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About The Author: Bob Shell is a professional photographer, author and former editor in chief of Shutterbug Magazine. He is currently serving a 35 year sentence for involuntary manslaughter for the death of Marion Franklin, one of his former models. Shell was recently moved from Pocahontas State Correctional Center, Pocahontas, Virginia to River North Correctional Center 329 Dellbrook Lane Independence, VA 24348.  Mr. Shell continues to claim his innocence. He is serving the 11th year of his sentence. To read more letters from prison by Bob Shell, click here: http://tonyward.com/bob-shell-bondage/

 

Posted in Art, Blog, Current Events, Documentary, Erotica, Friends of TWS, History, Men, News, Popular Culture, Women

A.H. Scott: Sour Moneybags’ Dumbasssss Song

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A.H. Scott: Sour Moneybags’ Dumbasssss Song

 

Poetry by A.H. Scott, Copyright 2018

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Sour Moneybags’ Dumbasssss Song

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Tweets don’t fail me now!

Tweets don’t fail me now!

Tweets don’t fail me now!

On the run

Ain’t no pun

Feelin’ the strain on my feet, as under the sun my old body is beat

Hellhounds on my trail

I’m being persecuted beyond the pale

Gotta run from “The Man”

Cuz’ I’m a renegade without no plan or power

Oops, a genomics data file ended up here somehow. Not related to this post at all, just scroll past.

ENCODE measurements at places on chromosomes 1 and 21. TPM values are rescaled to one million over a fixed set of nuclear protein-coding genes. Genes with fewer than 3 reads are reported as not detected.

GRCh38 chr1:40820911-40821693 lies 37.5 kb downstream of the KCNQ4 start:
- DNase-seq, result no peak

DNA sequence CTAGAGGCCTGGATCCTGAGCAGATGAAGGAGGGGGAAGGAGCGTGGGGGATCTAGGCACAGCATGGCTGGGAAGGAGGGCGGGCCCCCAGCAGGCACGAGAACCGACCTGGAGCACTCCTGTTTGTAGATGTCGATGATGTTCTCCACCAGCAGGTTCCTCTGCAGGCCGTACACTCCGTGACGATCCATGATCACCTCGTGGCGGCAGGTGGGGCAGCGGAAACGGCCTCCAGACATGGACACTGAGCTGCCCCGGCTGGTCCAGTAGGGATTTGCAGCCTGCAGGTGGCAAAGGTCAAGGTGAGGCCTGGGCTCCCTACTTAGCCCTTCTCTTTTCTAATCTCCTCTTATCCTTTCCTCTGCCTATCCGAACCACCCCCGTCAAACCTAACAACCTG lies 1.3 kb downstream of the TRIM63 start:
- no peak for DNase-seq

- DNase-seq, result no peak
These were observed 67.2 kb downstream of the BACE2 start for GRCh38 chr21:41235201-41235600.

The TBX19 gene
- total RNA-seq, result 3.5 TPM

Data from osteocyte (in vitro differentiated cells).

Oh, who am I kiddin’, I’m “The Man” livin’ in the Ivory Tower

They call me Prez,

But, behind my back they call me Sauer

Mueller’s on my case

But, no crimes are mine

Not even a trace

Gotta stick it to “The Man”

Cuz’ I’m a poor l’il lamb

Just ignore the fact that I’m outta’ the crib with my pappy’s platinum rib

Gold home plate is ever so great

But, I’m a lonely man in the peoples’ house all alone

Yet, there is that certain something that melts my heart and keeps me from turning to stone

As long as I have that aqua chirper, I sure as hell ain’t alone

Tweets don’t fail me now!

Tweets don’t fail me now!

Gavel’s gonna’ get me, if I stand still

Nancy P. lookin’ at me and is goin’ in for the kill

Gotta put on a mask of strength

Even though I’m on the short end of length

Dames! Dames! Ruining my game

RBG is the Energizer Bunny and fit as a fiddle

She’s older than me, but I’m a tantrum toddler that dribbles

My iron grip is startin’ to slip with every pushback of democracy’s nibble

But, I’m new to this job, ya’ gotta remember that fact

Two years running and I still ain’t got no tact

Gotta’ keep on the run

Ya’ know I ain’t no nun

Ya’ know I ain’t no monk

Damn, gotta keep on runnin’, to keep out of this funk

But, Mueller’s crampin’ my style

Now, Dems ain’t lettin’ me have no more fun

Guard rails be damned, I’m drivin’ this mutha of a country off the razor’s edge

After all, I’m running this show with my orange glow

Yet, nobody realizes that hazy hue is actually my halo

Promises, promises, I screech again and again